Forget foldable phones. Large rollable displays are the way to go
Commentary: It sounds ridiculous, but TCL's prototype phone with a slide-out screen has shown me the light.
Roger ChengFormer Executive Editor / Head of News
Roger Cheng (he/him/his) was the executive editor in charge of CNET News, managing everything from daily breaking news to in-depth investigative packages. Prior to this, he was on the telecommunications beat and wrote for Dow Jones Newswires and The Wall Street Journal for nearly a decade and got his start writing and laying out pages at a local paper in Southern California. He's a devoted Trojan alum and thinks sleep is the perfect -- if unattainable -- hobby for a parent.
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SABEW Best in Business 2011 Award for Breaking News Coverage, Eddie Award in 2020 for 5G coverage, runner-up National Arts & Entertainment Journalism Award for culture analysis.
The Galaxy Fold blew people away when
showed off the device a year ago. A few days after that,
added fuel to the fire with the crowd-stopping Mate X. The age of foldable phones was upon us. This year, with the Galaxy Z Flip and Motorola Razr out, there's a modest level of interest in foldables, but not the rabid curiosity of a year ago. Are foldables -- gasp -- already passe?
Yes, yes they are. And that's because there's already something else on the horizon: rollable or, as I like to call them, scrollable phones.
Scrolls. If they're good enough for pharaohs and knights, they're good enough for us. At least that's what I used to joke about after seeing LG's rollup OLED TV and musing about whether the technology would find its way into a more compact form.
, a company best known for making budget-friendly big-screen
, actually did it, and in a way that makes perfect sense. Though
have been pitched as the future of how all our phones will look and operate, the idea of a rolling display that unfurls and enlarges could prove to be an alternative vision of our future handset.
I had a chance to play with the scrollable, sliding the display in and out. When you initially hold the phone, it looks fairly normal, but there's a break in the phone's frame, near the right edge, that lets you pull out the screen and extend it to twice the normal width.
It's a normal 6.75-inch display when closed, but it extends to 7.8 inches when opened.
The effect is remarkable when you give it a quick glance, as if the screen is stretching like taffy while you pull it. Take a closer look, though, and you see the excess flexible display roll out of the left side. When closed, the rest of the screen is rolled up into the back of the display.
When I say a dummy prototype, it was very much a dummy. The mockup had no electronics, and the display was little more than a thin, flimsy-feeling plastic sheet printed with what the display would look like. There were multiple instances when I had trouble prying the thing open. And the entire time, I was fearful it would break.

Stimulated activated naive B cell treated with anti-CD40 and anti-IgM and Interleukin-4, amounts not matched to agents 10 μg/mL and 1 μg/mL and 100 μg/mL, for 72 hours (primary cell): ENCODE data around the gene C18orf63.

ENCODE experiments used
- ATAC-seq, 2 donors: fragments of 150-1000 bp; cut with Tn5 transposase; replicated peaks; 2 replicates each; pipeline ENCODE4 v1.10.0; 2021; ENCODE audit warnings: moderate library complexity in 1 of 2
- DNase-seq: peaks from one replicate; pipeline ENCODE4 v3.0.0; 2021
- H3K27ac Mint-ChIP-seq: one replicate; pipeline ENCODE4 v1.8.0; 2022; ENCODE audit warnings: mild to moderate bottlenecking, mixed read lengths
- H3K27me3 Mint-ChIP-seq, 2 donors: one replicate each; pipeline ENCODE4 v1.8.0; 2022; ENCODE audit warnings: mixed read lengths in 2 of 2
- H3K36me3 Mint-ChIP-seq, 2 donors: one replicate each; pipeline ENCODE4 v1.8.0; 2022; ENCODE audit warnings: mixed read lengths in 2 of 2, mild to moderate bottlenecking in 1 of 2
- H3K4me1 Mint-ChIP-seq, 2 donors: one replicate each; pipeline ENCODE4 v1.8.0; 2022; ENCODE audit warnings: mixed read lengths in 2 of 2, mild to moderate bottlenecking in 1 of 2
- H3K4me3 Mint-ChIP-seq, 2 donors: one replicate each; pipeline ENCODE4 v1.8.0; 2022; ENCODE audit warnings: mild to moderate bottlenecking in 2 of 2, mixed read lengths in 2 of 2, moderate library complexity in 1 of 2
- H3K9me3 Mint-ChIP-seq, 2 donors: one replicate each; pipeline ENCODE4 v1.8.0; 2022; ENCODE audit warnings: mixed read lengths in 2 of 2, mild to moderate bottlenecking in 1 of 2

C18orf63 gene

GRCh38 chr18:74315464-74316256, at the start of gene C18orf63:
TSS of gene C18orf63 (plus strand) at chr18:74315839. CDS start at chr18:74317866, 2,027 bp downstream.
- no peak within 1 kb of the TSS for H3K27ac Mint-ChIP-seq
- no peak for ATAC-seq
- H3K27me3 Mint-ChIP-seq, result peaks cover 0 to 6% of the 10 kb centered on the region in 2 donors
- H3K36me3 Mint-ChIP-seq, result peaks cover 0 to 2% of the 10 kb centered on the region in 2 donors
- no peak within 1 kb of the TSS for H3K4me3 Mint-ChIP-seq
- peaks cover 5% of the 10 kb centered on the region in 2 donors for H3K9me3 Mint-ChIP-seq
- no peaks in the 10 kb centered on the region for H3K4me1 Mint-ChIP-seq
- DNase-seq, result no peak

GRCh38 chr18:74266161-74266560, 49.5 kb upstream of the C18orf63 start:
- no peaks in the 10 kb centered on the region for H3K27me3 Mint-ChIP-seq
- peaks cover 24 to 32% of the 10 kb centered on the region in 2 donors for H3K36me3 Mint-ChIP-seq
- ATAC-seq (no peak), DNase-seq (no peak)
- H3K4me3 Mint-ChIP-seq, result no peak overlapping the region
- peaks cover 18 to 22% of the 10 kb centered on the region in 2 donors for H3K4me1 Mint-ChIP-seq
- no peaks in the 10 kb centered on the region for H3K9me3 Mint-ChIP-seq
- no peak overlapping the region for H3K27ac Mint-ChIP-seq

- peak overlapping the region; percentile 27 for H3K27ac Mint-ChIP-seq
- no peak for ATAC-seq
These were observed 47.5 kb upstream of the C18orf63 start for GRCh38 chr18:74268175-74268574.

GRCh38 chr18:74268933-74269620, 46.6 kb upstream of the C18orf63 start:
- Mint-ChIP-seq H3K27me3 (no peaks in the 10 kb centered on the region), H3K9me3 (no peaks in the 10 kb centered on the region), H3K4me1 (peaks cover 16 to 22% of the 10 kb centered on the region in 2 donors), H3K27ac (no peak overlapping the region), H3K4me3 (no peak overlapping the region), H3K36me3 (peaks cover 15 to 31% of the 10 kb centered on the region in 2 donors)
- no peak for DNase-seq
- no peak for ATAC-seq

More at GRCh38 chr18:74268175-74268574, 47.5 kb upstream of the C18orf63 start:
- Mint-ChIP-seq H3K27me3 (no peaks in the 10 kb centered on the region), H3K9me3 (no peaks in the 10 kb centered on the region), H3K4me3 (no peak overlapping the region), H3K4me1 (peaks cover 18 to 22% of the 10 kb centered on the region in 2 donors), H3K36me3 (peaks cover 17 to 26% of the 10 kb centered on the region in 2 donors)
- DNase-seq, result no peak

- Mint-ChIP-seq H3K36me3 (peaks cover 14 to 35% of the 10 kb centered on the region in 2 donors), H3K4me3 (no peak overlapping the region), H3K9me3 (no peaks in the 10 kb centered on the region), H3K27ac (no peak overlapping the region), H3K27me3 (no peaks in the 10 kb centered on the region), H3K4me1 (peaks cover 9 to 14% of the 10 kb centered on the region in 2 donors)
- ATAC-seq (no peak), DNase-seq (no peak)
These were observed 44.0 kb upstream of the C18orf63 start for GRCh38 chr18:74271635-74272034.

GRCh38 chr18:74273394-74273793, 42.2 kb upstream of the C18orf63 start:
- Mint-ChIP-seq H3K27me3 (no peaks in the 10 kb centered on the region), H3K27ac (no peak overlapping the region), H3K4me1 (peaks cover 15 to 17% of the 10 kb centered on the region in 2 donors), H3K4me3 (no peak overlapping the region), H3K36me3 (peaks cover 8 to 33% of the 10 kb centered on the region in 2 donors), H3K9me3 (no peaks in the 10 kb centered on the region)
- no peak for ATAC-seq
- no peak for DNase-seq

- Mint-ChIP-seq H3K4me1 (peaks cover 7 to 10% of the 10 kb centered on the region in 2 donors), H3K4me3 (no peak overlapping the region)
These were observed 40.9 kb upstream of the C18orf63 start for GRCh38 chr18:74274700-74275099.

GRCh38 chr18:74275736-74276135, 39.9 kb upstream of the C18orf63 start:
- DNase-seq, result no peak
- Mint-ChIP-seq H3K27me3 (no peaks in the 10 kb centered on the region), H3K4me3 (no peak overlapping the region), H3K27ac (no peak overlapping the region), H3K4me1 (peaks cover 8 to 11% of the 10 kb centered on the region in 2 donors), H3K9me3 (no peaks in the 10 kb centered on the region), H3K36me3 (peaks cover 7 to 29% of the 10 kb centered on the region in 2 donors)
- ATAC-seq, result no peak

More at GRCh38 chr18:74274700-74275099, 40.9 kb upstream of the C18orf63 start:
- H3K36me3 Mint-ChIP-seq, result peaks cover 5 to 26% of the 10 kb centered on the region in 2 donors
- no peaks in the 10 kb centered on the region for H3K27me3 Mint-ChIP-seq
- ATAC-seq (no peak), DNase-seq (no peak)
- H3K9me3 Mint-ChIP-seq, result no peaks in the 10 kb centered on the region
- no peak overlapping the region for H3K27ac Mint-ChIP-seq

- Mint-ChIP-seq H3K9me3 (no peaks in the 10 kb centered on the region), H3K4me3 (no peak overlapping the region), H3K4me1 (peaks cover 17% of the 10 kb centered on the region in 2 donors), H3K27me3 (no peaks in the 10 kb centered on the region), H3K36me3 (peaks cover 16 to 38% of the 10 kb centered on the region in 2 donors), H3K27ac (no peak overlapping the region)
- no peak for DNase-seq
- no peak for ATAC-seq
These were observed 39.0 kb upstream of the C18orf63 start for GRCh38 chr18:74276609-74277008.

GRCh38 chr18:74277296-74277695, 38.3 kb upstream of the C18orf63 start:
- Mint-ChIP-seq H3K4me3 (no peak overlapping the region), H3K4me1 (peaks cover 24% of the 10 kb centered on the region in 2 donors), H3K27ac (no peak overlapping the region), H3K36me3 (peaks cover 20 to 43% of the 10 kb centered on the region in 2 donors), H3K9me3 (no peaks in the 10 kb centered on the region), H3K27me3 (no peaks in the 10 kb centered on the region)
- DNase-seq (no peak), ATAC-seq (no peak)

TCL said it has a working prototype, including a mechanism that automatically opens and closes the phone. We saw footage of the device and the moving screen. It moved slower than we would've liked, and still looked rough as a prototype.
But the idea is enough to get me excited, and aside from the wow factor, there are a few reasons why.
Much of the attention around foldables has been focused on the hinge and getting the display to fold down completely. That's why the Mate X folds outward, and why the
has an unsightly gap in the middle. The clamshell Galaxy Z Flip and
Razr use different hinges to minimize the actual turn radius, but they don't actually fold flat.
A scrollable phone would avoid that issue. Because it would roll out, there'd be no need for it to fold completely shut or for a fancy hinge to get around the crease issue. There wouldn't be creases.
It would also scroll down to a phone that's a normal size.
For TCL, a scrollable phone would be a good way to get on the map. The company has long made budget phones using the Alcatel brand, and it has a deal to sell BlackBerry-branded phones. But the TCL name itself is associated with affordable (and extremely good) TVs, not phones.
And the company's budget roots should have us all encouraged. TCL is shooting to release a foldable or scrollable that's 30% to 40% less expensive than existing foldables in the market, according to Stefan Streit, general manager of global marketing for the company.
That would make a huge difference when the starting price for the Galaxy Z Flip is a mere $1,380.
Here's the bad news. TCL has been steadily showing off these foldable concepts for a while, starting a year ago. And while they look cool, you shouldn't hold your breath for one to hit the market soon. Streit predicts one will come out in the first half of 2021.
The company has 36 different sorts of prototypes it's worked on, according to Streit, so there's no guarantee the scrollable will be chosen.
But if TCL wants to generate some buzz, it would be wise to put the scrollable on the road map. We're all itching for something different, and a scrollable phone might be something different that makes sense.
TCL's new foldable, a $500 5G phone and this gorgeous Galaxy S10 clone